There was a lot of excitement about Glass and its potential use in the arts. I “won” my access to Glass by tweeting that I wanted to use Glass to show opera supertitles. After I received Glass and had worked with it a bit, I decided not to pursue this, but I was
Ron Evans, Principal of Group of Minds, talks about his experiments with surveying arts audiences via tablets and puts the call out for arts organizations interested in partnering on additional experimentation in unique spaces.
Finally! A screen the executive director wants to see in the audience! With prices for tablets declining and acceptance of their use increasing, I wondered how they would hold up as survey tools for arts organizations. I’m liking the results! Tablets are not a good fit for all situations, but are a great fit for some.
To get rolling, I knew I would be going with Android-based tablets, as iPads are too expensive for this situation. One of my awesome clients who is always up for a good experiment is The Western Stage, and they were game to try tablets, so I purchased a small fleet and got to outfitting. After a lot of trial and error with survey software, connectivity, and tablet functionalities, I was able to get a system running that I thought would be pretty easy for patrons to use. Here is a shot of one of the tablets in action.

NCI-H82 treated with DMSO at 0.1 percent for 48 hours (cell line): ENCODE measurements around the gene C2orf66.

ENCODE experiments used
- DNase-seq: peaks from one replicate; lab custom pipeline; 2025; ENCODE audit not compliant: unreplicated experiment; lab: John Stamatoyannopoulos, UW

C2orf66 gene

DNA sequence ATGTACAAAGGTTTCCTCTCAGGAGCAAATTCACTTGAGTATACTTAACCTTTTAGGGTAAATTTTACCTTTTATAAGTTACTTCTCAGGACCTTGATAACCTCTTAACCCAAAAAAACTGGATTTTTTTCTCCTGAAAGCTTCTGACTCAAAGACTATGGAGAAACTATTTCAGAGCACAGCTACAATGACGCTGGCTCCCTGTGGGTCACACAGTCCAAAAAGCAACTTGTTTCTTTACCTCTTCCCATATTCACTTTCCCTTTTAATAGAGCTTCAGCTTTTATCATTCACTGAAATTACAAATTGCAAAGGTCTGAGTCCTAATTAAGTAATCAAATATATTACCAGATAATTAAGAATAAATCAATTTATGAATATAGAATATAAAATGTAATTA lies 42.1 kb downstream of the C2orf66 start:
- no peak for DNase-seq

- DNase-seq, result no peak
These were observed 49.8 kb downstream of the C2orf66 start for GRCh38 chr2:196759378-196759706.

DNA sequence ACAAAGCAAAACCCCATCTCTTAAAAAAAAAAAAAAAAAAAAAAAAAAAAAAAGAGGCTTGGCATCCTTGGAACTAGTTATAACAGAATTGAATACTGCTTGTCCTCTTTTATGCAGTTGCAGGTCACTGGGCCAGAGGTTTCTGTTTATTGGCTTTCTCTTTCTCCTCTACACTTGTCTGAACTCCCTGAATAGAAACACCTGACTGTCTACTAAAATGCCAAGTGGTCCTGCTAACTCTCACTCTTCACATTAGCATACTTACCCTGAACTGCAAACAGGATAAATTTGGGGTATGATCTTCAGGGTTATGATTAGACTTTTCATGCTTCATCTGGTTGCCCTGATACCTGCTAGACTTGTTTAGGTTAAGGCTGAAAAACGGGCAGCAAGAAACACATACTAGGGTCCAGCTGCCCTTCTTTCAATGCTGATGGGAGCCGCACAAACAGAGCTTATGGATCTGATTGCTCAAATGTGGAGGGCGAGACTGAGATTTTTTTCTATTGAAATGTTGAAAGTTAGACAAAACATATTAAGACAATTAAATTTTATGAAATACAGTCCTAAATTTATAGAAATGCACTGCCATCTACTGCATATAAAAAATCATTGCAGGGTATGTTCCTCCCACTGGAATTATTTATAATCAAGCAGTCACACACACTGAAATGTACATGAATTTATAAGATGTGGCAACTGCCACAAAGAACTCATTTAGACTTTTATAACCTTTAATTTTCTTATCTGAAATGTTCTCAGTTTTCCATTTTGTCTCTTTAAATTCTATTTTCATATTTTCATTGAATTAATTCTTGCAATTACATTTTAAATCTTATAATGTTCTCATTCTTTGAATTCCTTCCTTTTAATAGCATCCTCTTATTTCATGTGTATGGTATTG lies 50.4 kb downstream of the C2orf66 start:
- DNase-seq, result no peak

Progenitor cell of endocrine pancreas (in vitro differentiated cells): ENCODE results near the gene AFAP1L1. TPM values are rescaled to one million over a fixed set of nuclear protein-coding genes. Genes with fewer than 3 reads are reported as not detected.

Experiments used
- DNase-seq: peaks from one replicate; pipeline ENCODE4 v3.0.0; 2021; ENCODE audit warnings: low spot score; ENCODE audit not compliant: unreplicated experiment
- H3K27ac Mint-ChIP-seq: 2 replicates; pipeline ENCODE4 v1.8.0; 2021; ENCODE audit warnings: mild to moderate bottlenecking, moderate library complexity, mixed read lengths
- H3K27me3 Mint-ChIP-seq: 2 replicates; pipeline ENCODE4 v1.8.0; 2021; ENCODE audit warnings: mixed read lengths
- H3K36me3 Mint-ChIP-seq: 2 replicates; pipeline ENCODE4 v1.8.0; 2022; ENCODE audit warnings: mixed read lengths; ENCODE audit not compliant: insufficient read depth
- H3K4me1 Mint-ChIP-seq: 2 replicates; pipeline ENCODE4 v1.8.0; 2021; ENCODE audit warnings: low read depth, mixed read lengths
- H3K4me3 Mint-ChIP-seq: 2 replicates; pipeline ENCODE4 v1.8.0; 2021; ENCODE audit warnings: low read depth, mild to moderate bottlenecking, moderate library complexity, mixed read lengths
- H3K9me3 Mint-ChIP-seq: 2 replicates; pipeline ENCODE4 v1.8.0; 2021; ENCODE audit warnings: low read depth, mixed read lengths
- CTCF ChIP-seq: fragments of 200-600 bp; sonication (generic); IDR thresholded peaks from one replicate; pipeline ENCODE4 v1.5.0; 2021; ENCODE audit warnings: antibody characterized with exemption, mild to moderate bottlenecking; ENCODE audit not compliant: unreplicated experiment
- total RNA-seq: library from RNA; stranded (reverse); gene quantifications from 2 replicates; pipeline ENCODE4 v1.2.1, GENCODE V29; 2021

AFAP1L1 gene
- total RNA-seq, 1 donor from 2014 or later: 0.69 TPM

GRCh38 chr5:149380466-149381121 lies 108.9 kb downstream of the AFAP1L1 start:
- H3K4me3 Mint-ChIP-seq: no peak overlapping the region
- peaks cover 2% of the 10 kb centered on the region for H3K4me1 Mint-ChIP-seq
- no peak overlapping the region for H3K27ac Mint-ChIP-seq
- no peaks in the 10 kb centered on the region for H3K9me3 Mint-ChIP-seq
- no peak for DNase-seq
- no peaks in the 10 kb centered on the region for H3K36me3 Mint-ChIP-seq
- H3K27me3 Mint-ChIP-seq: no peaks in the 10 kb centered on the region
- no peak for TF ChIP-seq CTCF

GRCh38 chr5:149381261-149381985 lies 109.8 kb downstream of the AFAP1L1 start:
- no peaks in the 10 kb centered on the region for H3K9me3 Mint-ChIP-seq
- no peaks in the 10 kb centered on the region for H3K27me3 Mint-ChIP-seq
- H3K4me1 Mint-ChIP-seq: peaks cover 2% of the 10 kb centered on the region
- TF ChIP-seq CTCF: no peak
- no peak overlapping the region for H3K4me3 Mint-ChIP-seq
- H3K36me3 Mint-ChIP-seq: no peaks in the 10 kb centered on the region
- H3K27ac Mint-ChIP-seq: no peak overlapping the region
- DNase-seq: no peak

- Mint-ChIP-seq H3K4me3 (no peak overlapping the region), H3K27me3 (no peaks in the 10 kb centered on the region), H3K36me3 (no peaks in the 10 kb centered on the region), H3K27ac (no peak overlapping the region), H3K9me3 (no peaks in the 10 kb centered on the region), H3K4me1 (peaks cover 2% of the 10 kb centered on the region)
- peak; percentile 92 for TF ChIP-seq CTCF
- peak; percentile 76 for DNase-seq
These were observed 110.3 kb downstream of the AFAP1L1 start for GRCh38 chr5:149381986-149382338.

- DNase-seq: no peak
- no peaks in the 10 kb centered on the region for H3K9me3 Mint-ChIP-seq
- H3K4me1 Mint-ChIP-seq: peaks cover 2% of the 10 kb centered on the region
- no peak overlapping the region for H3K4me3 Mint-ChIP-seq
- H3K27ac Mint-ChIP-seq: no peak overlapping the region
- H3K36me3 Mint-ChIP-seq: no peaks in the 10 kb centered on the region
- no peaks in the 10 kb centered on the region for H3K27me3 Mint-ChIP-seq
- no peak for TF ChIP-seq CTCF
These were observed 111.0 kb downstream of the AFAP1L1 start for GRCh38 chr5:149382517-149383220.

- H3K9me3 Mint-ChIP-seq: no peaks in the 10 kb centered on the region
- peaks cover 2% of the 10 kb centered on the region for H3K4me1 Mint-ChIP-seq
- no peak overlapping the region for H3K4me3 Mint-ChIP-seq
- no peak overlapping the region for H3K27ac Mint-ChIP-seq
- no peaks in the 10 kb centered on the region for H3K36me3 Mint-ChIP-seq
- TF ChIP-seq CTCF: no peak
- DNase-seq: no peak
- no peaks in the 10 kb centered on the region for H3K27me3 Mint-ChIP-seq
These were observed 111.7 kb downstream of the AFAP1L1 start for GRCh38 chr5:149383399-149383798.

Traditionally, I’ve run in-venue surveys via paper and pencil, left on randomly selected seats. That’s how I was taught, and it is
I often tell arts groups that “every marketing thing you do should be some sort of experiment.” If you’re sending out an email, do an A/B test of subject lines to find out what works better. Study what time of day your Twitter posts get the most response. Test if patrons who are given details about your yummy concession items during a curtain speech end up buying more concession items at intermission than patrons who do not hear the description. These are not giant experiments with far-reaching implications. They are not big enough to cause red tape at your organization. But they can yield results that can allow you to improve your tactics.